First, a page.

Appraisal myths debunked
By law, an appraiser is enforced to be state-licensed to perform appraisals for federally-backed sales. You also have the right to demand a copy of the finished report from your lending agency. Contact us if you have any questions about the appraisal procedure.
Myth: Market value has to be equivocal to the assessed value of the property.
Fact: This usually isn't true; most states do support the suggestion that the assessed value is the same as market value, but not always. Examples include when interior remodeling has occurred and the assessor is unaware of the improvements, or when houses in the vicinity have not been reassessed for an extended time.
Myth: Depending on if the appraisal is provided for the buyer or the seller, the value of the home will vary.
Fact: There is no vested interest on the part of the appraiser in the result of the appraisal report, therefore he will complete his work with impartiality and independence, despite for whom the appraisal is ordered.
Myth: The replacement cost of the property is always is on par with the market value.
Fact: Market value is found by what a willing buyer would be interested in paying a willing seller for a certain house, with neither being under duress to buy or sell. If the house were rebuilt, the dollar amount required to do so would form the replacement cost.
Myth: Specific formulae, like the price per square foot of the property, are the methods appraisers use to determine the cost of a house.
Fact: An appraisal report is an assertion of information based on the property's size, location, proximity to specific facilities, the condition of the property and the value of recent comparable sales. You can count on Associate Appraisers of America's staff to be honest in assessing this information.
Myth: When the economy is doing well and the cost of houses are reported to be rising by a certain percentage, the other houses in the neighborhood can be expected to rise based on that same percentage.
Fact: All increase of worth is on a case-by-case basis, found by information on relevant considerations and the data of comparable houses. This is true in excellent economic times as well as bad.
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Myth: Just seeing what the property looks like on the outside gives a good idea of its cost.
Fact: To conclude an accurate value beyond all doubt, an appraiser must assess the house on a variety of factors based on area, condition, improvements, amenities, and current market trends. There's no real way to get all of this data from simply examining the house from the exterior.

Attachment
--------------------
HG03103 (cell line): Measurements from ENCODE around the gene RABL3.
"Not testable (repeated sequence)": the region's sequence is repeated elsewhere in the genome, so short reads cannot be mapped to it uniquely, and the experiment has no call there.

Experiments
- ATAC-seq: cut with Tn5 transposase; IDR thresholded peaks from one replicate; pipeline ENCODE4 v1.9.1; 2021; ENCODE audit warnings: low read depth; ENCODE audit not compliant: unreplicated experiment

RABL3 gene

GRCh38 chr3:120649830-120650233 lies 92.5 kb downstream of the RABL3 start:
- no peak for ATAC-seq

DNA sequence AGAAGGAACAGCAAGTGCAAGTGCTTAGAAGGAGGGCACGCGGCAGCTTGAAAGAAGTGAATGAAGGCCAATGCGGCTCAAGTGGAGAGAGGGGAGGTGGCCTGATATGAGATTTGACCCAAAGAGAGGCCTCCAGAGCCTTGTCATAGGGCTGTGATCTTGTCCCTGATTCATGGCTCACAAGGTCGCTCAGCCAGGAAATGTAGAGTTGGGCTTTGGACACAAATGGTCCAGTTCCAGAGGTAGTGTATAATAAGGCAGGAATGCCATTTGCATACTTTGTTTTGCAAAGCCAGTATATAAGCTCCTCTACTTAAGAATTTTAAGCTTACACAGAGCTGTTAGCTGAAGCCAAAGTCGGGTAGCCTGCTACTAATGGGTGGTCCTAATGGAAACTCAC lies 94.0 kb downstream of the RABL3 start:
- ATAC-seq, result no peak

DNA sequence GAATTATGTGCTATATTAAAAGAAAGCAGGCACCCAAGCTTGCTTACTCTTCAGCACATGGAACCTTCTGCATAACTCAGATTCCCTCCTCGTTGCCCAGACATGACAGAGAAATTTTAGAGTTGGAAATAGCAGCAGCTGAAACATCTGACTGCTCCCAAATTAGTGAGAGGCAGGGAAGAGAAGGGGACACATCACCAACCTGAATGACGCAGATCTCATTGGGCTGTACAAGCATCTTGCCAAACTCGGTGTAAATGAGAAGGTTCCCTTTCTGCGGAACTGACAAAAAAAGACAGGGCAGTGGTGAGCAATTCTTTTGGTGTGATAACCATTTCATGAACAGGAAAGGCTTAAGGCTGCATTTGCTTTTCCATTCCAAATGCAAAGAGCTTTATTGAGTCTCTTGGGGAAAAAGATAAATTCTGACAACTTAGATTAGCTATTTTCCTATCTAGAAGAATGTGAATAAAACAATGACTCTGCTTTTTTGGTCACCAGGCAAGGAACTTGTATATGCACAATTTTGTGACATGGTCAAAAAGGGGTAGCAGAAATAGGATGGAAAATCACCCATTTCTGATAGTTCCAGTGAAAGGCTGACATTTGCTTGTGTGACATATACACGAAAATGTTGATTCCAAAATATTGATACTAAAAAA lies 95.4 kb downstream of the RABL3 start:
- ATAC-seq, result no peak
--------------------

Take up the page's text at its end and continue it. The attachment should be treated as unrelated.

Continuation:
Myth: Since you're the one coughing up the cash for the appraisal when applying for the loan to purchase or refinance your home, you own the ordered appraisal.
Fact: Unless a lending agency releases its interest in the report, it is legally owned by the lending company that ordered the appraisal. Home buyers must be supplied with a version of the report through request due to the Equal Credit Opportunity Act.
Myth: It doesn't mean anything to consumers what's in the report so long as it meets the necessities of their lender.
Fact: Only if consumers examine a copy of their report can they verify its accuracy and possibly need to question the result. Remember, this is probably the most expensive and important investment a consumer will ever make. There is a great deal of data stored in an report that can be useful to the consumer in the future, such as the legal and physical description of the property, square footage measurements, list of comparable properties in the neighborhood, neighborhood description and a narrative of current real-estate activity and/or market trends in the area.
Myth: There is no reason to hire an appraiser unless you are trying to get an estimate of the cost of a home during a sales transaction involving a lending agency.
Fact: Based upon their qualifications and designations, appraisers can and do provide a lot of different services, including advice for estate planning, dispute resolution, zoning and tax assessment review and cost/benefit analysis.
Myth: A house inspection serves the same purpose as an appraisal.
Fact: Appraisal reports are nothing like a home inspection. An appraiser finds an opinion of value in the appraisal process and resulting report. The task of a home inspector is to find the condition of the house and its main components, then create a report on their conclusions.
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